After collecting '60s music and memorabilia for three decades, René Klaassen is using eBay to turn all those memories into money. Key to his efforts are market research tools that help him determine what's likely to sell and for how much, what the best dates and times are to list certain items, and other valuable information.

Case in point: a Pink Floyd 45 rpm record he recently decided to part with. "I didn't know what to expect," says Klaassen of Los Angeles. "I was hoping for something in the hundred-dollar range." Typing "Pink Floyd" into a market analysis tool from Terapeak revealed to Klaassen that Sunday listings did better than Tuesday listings, listing an item at 10 a.m. beat listing it at 5 p.m., and 10-day auction-style listings fared better than those lasting only seven days.

Klaassen (eBay User ID: heineken) fine-tuned his listing accordingly. The result: He sold the record for $285. "It's quite nifty," Klaassen says of his market-research capabilities. "Rather than just grabbing an LP or 45 off the shelf [to sell], I immediately go to Terapeak and look for sales history."

Similar market research tools, both from eBay itself and from third parties that license data on sales closed on eBay, can help many businesses on eBay outperform expectations. Victoria, British Columbia-based Terapeak starts with data licensed from eBay and allows sellers and buyers to conduct research such as looking back at completed items over extended periods of time to find price trends for specific products. "If you sell Nike Air Jordans on eBay, you can go to www.terapeak.com, type in 'Nike Air Jordans,' and find out how they have been doing [over] the past 30 days," says Dave Popowich, Terapeak's marketing coordinator. The online subscription service costs $16.95 per month and provides trend data going back as far as a year in some cases.

HammerTap's DeepAnalysis market research software runs on a user's own PC. For $17.95 monthly or a $179.95 annual license fee, HammerTap can do a number of powerful analyses, such as studying how starting prices relate to bids and determining which category is best for an item based on the number of bids or selling prices in different categories, says Jen Cano, director of PR at the Orem, Utah, company.

Other popular research tools come from ándale, a Mountain View, California, company whose products help eBay sellers identify what's been hot in the past six weeks, determine prevailing selling prices, count the number of sellers of specific items and more. ándale's $7.95 per month Research tool even gives users recommendations on such crucial criteria as the price, category, day and time for a given listing.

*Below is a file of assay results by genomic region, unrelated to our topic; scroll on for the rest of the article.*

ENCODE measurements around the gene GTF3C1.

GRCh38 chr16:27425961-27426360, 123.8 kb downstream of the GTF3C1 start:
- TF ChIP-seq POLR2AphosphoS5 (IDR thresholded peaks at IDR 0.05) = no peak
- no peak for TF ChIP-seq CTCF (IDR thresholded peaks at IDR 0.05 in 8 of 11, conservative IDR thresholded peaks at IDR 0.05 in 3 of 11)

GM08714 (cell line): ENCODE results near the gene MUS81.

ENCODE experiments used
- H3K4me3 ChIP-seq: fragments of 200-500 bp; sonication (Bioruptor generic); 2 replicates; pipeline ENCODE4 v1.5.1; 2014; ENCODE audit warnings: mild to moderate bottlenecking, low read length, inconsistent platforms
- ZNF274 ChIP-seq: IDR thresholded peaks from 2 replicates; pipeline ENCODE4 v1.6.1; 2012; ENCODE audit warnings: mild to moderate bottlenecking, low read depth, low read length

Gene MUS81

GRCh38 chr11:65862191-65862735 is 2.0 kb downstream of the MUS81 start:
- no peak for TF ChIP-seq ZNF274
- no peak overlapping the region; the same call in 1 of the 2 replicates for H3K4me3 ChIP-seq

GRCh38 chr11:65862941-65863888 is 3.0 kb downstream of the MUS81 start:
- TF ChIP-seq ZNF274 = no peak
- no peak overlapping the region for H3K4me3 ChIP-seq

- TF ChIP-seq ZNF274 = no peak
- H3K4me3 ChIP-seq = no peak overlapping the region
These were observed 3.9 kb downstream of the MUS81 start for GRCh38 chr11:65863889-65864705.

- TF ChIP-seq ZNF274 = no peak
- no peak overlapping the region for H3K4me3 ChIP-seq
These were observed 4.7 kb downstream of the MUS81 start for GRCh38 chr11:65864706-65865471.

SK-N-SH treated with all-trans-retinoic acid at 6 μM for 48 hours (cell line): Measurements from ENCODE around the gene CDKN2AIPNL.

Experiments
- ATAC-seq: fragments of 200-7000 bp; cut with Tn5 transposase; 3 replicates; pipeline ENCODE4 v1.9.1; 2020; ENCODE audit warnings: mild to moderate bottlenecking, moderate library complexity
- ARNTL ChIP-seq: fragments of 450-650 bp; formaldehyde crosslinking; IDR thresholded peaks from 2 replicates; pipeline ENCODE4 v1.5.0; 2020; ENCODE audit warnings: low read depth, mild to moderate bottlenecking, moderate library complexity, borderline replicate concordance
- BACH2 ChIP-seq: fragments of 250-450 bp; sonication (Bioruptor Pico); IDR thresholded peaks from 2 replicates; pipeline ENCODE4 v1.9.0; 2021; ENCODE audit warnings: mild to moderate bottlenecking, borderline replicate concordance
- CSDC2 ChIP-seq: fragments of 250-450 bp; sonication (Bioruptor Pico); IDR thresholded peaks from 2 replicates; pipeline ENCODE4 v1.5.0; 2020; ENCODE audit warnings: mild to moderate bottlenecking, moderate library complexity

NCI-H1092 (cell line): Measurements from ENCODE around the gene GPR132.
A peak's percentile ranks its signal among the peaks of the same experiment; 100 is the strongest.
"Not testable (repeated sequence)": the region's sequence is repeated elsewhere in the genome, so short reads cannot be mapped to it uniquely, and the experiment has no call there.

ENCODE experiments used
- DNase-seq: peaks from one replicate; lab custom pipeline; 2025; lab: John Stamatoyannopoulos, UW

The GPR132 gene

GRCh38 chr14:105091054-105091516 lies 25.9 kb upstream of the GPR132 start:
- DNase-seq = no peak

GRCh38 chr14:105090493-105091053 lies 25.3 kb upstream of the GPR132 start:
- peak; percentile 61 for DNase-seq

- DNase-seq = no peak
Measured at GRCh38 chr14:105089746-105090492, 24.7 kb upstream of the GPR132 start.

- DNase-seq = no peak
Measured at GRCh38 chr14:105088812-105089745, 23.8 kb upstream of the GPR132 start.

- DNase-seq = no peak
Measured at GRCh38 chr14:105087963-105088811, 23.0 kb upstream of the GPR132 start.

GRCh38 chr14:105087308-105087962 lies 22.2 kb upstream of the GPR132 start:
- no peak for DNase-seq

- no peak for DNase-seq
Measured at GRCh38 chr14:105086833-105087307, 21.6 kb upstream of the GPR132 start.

The new kid on the block is eBay Marketplace Research. John Bodine, eBay product marketing manager, says, "Marketplace Research can help you understand sales and price trends within categories, as well as provide insight into new products you may wish to source and sell."

Specifically, Marketplace Research provides consolidated metrics on up to 90 days of completed listings. That's a considerable improvement over the previously available eBay completed listings information, which only showed 15 days' worth of data.

Marketplace Research allows for more sophisticated analyses of long-term data. Users can, for instance, see how completed listings of collectibles related to the Chicago White Sox Major League Baseball team rose steadily until the end of the 2005 World Series, then, following the White Sox victory, fell sharply. Those kinds of insights can help a seller decide whether to sell White Sox-related products now.

Marketplace Research is priced in three tiers. Fast Pass is designed for the casual user, who will pay $2.99 for two days' worth of unlimited access to the subscription services. Fast Pass users can tap into 60 days of historical data and see an item's average sold price, sold price range, average Buy It Now price, Buy It Now price range, last sold price, number of completed items and other metrics. Basic level, at $9.99 monthly, offers additional metrics, such as information on an item's start price range, number of successful sales and average shipping costs. Both the Fast Pass and Basic packages allow users to save up to 10 searches. At $24.99 a month, Pro level allows users to search 90 days of historical data, save up to 100 searches and research international data. It also includes more charting options and advanced filters. All three provide information on the top searches performed by buyers on the site.

The world of market research on eBay has come a long way in a short time, and it's still evolving. One significant limitation is time. For example, eBay Marketplace Research is initially limiting its data to 90 days, Bodine says, in part because of the massive computing power required to analyze millions of daily listings over a long period. However, given the annual cycles on which many businesses live and die, year-long market trends are of vital interest.

Even with their limitations, market research tools are well worth the cost to most sellers, who find that using them often results in faster sales at higher prices. "Prior to Terapeak, I didn't have a way of seeing what the market could bear," says Klaassen.

That cuts both ways, Bodine notes: Market research makes eBay more useful for both vendors and purchasers. "Research before you buy," he says, "and research before you sell."

Mark Henricks writes on business and technology for leading publications and is author of Not Just a Living.